Do Consultants Travel the World? An Expert's Perspective

Traveling is a defining feature of management consulting, regardless of the company. From Bain to Accenture, from McKinsey to Alvarez & Marsal, consultants can expect to become familiar with acronyms such as LGA, LAX, and ORD. A typical schedule is to fly on Monday morning, fly home on Thursday night, and work from the central office on Friday. However, the exact schedule varies depending on the consulting firm and the client.

One of the benefits of traveling is being able to visit new places with the company's money. I was wondering if consultants (especially those starting their careers at one of the three big firms) travel abroad. My theory was also that consultants in Europe could do it a little more, since countries are closer to each other, while a consultant in the United States could simply travel domestically. Your best bet if keeping your trips and travel hours to a minimum is a priority, it will be a smaller boutique company.

With most large consulting firms, few or no employees work an average of 40 to 50 hours a week. Even fewer see two days of travel or less. However, in boutique firms, travel may be limited and there is a greater variety of average hours that consultants spend. These are also large consulting firms that focus more on management consulting, specifically strategic consulting, while the “Big Four” are accounting firms that also have consulting. We talk about what the title of “consultant” means, the paths you can take to enter the industry, the skills you need to succeed, and what you can expect to get paid when you're just starting out. Most management consultants, throughout their careers, will find themselves in 1 or 2 cities that have few redeeming qualities.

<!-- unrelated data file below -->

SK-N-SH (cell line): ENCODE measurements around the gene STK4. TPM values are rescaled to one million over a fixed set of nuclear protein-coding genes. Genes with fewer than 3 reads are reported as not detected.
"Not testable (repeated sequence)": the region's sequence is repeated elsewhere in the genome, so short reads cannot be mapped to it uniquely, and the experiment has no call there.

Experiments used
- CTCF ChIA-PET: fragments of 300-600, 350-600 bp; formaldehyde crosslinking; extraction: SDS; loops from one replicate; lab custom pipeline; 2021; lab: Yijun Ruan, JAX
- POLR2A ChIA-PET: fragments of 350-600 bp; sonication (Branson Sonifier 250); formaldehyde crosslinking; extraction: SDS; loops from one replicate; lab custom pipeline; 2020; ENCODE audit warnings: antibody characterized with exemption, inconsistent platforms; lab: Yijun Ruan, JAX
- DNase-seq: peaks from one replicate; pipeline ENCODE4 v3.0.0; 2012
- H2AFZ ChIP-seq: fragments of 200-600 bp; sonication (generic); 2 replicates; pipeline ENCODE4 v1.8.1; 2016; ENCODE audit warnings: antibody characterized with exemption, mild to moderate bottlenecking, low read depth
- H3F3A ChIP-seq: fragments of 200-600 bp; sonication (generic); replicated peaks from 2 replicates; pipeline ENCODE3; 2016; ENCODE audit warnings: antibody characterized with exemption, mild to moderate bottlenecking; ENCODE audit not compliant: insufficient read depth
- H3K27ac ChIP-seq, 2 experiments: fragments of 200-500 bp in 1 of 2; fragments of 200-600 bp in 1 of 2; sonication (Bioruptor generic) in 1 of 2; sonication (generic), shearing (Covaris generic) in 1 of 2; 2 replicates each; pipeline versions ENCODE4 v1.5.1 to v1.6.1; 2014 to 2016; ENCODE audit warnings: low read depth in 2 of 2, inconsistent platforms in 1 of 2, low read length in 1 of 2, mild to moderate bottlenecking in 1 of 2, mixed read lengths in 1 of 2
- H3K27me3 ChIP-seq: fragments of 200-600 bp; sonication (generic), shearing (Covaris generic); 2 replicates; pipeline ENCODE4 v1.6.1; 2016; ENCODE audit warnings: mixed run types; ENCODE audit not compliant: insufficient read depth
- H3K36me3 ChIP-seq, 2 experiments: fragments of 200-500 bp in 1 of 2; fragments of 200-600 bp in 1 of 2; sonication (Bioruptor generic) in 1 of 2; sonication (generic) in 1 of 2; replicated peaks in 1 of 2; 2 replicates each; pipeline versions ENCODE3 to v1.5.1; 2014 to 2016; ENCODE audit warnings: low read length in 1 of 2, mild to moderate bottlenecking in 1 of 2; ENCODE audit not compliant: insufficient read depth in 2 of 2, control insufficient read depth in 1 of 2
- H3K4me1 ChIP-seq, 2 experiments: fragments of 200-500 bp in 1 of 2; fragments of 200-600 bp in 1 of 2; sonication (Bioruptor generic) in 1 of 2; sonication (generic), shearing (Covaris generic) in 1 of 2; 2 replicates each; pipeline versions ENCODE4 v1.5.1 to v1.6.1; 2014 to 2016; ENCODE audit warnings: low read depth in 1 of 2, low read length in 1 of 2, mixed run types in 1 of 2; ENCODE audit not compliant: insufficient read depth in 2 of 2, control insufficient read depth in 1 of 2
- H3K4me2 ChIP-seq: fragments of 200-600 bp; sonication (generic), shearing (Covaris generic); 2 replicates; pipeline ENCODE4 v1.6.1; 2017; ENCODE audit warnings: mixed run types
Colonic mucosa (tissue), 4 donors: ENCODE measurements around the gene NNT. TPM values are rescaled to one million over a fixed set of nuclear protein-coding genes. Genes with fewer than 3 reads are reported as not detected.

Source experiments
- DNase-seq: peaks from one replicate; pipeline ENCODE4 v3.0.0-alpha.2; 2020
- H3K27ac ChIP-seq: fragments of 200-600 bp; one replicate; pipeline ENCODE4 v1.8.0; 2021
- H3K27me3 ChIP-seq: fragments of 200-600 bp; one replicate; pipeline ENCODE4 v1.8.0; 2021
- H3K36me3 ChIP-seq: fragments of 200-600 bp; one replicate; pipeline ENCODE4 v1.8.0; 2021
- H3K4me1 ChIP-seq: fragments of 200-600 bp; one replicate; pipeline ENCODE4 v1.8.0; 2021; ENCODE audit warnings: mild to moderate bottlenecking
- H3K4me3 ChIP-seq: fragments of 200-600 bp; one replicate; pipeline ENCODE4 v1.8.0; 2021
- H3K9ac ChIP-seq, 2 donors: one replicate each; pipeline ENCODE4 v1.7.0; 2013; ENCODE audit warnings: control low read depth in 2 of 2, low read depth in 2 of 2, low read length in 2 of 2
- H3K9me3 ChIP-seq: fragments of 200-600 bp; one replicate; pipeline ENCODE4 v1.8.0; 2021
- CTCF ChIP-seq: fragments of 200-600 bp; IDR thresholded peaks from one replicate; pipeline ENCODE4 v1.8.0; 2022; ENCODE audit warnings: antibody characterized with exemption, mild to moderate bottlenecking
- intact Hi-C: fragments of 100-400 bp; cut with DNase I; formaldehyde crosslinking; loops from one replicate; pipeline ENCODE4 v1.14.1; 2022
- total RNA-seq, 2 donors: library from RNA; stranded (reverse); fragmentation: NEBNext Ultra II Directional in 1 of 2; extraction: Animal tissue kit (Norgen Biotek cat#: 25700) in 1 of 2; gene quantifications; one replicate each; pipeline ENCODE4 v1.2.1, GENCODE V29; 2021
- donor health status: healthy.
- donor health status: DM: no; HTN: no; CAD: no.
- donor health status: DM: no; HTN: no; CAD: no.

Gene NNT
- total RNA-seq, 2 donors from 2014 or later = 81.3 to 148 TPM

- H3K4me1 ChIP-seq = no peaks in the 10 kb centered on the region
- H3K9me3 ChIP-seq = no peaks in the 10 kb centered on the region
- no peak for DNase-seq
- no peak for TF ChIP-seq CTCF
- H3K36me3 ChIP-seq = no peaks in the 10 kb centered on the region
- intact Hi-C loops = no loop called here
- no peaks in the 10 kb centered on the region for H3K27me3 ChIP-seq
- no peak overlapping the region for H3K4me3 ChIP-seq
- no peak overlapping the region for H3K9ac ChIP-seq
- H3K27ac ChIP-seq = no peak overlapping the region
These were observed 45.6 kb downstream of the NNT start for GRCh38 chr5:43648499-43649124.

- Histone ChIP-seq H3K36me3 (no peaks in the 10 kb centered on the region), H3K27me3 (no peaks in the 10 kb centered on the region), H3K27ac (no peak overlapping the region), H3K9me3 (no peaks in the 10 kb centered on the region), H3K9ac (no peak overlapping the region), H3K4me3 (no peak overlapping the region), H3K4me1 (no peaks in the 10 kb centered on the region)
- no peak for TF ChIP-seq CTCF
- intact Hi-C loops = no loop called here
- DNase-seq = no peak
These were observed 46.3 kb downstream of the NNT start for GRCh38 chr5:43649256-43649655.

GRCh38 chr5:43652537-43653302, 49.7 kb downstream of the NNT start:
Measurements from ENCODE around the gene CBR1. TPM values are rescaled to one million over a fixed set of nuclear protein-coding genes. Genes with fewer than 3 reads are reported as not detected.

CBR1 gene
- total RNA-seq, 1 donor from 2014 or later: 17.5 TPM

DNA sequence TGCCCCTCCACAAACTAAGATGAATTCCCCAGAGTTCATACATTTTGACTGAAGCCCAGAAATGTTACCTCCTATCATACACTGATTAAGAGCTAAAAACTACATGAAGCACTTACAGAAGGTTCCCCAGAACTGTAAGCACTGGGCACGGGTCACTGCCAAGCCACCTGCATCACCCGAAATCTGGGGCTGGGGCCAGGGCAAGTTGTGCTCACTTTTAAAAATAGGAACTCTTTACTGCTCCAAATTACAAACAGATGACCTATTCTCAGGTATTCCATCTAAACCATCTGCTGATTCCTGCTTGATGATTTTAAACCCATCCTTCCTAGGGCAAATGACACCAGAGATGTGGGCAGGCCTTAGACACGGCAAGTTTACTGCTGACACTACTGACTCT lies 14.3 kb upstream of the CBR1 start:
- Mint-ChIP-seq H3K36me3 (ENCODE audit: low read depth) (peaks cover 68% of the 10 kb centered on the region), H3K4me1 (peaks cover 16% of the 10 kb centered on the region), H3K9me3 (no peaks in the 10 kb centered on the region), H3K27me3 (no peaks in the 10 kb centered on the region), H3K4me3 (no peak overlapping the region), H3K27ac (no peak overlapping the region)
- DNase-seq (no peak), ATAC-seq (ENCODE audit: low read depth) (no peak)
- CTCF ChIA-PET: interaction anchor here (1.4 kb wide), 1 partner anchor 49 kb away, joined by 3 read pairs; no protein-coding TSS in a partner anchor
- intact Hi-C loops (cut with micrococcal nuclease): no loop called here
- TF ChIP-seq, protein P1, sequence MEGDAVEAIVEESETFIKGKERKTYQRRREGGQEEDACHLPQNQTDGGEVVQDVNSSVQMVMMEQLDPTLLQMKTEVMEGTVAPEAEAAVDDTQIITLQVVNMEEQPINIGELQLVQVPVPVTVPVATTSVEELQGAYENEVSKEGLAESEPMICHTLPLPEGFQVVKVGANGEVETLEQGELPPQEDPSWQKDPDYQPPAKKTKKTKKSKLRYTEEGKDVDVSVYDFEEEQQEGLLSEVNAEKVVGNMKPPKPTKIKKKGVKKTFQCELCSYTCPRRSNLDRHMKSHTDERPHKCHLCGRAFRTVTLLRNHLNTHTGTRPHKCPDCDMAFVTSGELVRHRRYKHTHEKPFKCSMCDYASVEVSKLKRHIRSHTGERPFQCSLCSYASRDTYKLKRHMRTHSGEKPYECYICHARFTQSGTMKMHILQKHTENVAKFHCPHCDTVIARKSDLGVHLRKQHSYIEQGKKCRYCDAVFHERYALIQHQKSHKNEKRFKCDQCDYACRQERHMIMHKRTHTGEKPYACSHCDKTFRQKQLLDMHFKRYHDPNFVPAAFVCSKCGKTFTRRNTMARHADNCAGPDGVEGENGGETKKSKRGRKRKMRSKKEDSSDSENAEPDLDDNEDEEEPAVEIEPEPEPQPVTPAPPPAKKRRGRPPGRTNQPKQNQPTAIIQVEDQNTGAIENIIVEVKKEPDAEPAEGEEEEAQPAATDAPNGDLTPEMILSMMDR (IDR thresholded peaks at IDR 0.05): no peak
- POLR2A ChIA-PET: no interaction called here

However, increasingly, consulting firms recognize that not all employees want to devote their entire waking life to their work. Traveling, both domestically and internationally, is very common -although it can be avoided if you really try to meet people-. I was interested in consulting because I knew that you can work with many different types of clients in many different industries and you are helping them solve a variety of problems. I joined as an associate consultant, which is the initial level of my company, and I wanted to be at the consultant level. My MC colleague has maintained Delta Platinum Medallion and Marriott Bonvoy Platinum Elite more than 10 years after leaving Bain.

If you want to continue making travel a priority, having the status you have obtained in consulting is an excellent starting platform to continue doing it in style. And then you'll also see people who simply stay for years and years at their consulting firm and move forward on that scale. Join for free to get the latest senior-level jobs, career growth content and paid consulting contracts delivered straight to your inbox. So I think the reason there is a misconception that consultants are paid to “do nothing” is because they are paid a good amount of money to work at PowerPoints.

Léo Poitevin
Léo Poitevin

Certified pizza specialist. Incurable food evangelist. Tv advocate. Amateur travel lover. Hardcore pizza practitioner.